Now, he starts back peddling. “Yeah, it is. Here I’ll show you how we got that total. I’m not really supposed to do this, but come around and check out the screen.” I walked around the counter while thinking back to my younger days of wanting to be on this side of things and looked at his screen. “There, you see? You have two large pizzas at $12.48 each with the discount making it $16.99 total plus your two liters, $22.86.” I looked at the screen and said, “Well, there’s your problem. You have two bottles of soda on there and neither one of them are Cherry Coke. I mean who the hell drinks Fanta, anyway?” Now, I’m not one to immediately call shenanigans on someone but this was clearly not on the up and up. After all, he had to confirm that he had Cherry Coke in the cooler and then added two different sodas instead. If he would have added both sodas as Cherry Coke, I might have missed it.

“Oh,” he said, “Yeah that’s not right. Ok, let me fix that but it’s still going to be more than what you saw online.” I said, “Fine. Let’s take a look.” After he spent two minutes toggling between screens and trying to figure out how to salvage his markup, with me directly over his shoulder, he finally fixed the order to have two pizzas, one two liter, and tax bringing the total to $20.44 which is exactly what I had on my print out.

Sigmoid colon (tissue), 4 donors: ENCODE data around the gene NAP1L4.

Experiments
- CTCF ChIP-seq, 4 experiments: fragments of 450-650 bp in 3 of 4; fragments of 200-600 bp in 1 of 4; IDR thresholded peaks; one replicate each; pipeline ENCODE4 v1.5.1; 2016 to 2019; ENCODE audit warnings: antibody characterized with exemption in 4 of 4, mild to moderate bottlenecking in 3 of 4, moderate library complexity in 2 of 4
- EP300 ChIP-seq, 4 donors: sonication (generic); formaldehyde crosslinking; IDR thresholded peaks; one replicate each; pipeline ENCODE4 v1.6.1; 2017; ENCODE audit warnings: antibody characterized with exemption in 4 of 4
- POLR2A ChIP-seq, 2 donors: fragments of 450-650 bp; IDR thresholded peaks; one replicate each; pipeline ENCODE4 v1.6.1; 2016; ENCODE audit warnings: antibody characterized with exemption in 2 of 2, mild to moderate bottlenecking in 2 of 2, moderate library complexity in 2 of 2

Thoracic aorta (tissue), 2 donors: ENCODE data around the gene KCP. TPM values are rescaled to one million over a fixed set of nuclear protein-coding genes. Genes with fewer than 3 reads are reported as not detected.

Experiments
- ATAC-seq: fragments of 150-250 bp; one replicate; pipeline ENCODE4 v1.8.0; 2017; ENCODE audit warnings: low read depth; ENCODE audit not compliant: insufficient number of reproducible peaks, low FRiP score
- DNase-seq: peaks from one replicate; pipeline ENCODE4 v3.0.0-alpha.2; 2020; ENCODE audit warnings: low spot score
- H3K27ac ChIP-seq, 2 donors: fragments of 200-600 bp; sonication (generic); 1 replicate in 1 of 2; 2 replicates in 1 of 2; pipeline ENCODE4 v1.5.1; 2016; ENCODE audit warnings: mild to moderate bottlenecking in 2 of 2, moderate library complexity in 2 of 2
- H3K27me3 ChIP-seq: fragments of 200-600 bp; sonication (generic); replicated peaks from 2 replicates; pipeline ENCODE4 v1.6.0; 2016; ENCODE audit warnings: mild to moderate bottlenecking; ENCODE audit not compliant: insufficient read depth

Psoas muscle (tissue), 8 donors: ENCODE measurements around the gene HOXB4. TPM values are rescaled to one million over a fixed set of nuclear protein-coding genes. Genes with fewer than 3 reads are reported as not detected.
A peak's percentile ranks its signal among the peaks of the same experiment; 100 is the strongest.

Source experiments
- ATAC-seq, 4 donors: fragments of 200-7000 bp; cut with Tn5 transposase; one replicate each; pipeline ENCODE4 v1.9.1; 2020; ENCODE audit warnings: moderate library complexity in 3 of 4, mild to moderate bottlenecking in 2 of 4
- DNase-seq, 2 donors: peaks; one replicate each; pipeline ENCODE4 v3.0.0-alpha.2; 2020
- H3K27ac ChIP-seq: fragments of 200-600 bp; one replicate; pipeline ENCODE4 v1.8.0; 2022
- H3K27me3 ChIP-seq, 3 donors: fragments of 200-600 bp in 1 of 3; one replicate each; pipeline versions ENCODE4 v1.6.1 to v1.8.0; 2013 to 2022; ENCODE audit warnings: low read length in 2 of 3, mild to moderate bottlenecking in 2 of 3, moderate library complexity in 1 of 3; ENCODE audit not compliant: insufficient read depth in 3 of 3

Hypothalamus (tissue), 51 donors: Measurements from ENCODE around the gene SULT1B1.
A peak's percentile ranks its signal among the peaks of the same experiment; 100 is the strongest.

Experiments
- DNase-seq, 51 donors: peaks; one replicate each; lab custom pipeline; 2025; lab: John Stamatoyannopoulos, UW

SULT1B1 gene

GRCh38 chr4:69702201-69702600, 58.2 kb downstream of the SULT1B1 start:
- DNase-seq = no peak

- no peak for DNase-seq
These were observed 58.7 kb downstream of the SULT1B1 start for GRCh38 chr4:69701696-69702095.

Whether or not this was an intentional attempt to overcharge me remains to be seen. Seeing as how I would be the one retrieving the two liter from the cooler leaves him free to not have eyes on the slip. In fact, you don’t even get a real itemized receipt except for a sticker on the side of one of the boxes. In any case, I walked out of there with what I wanted for the price I expected.

I always get looks from my wife when I closely inspect receipts and bills that seem a little odd to me. And while $2.42 for a phantom pop plus tax is hardly cause for an EECB to John Schnatter and company, I still think that you need to be very careful on how you get billed for these things. Of course, asking him to relinquish his gold Camaro as reconciliation for overcharging is not a bad idea.

Still, it isn’t the first pizza place to try and dupe me into paying more because of fuzzy math. A local Fox’s franchise gave me three different totals on an order. I called up, placed the order and got one total. I did a double take on that and called back. They gave me a different total and I asked them why? “Delivery charge.” I said, well then, change it to pick up. I live five minutes away. I went to get it and they gave me a third total, different than the first two, even when I subtracted the delivery charge. Needless to say, I do not order from them anymore.

The one I can never truly reconcile, without a calculus degree, is Pizza Hut since they do the entire bill and then discount your coupon leaving you to wonder if they really did do things correctly. I would expect the discount to come immediately under the line item in order to remove confusion.
So, the next time you go out, take a minute to inspect your bill and don’t be afraid to get an itemized receipt. You may be surprised what secret ingredients get baked into the amount. Perhaps I should have followed my dreams, as a child making Play-Doh pizzas. Just think how I could have made a fortune on overcharges alone.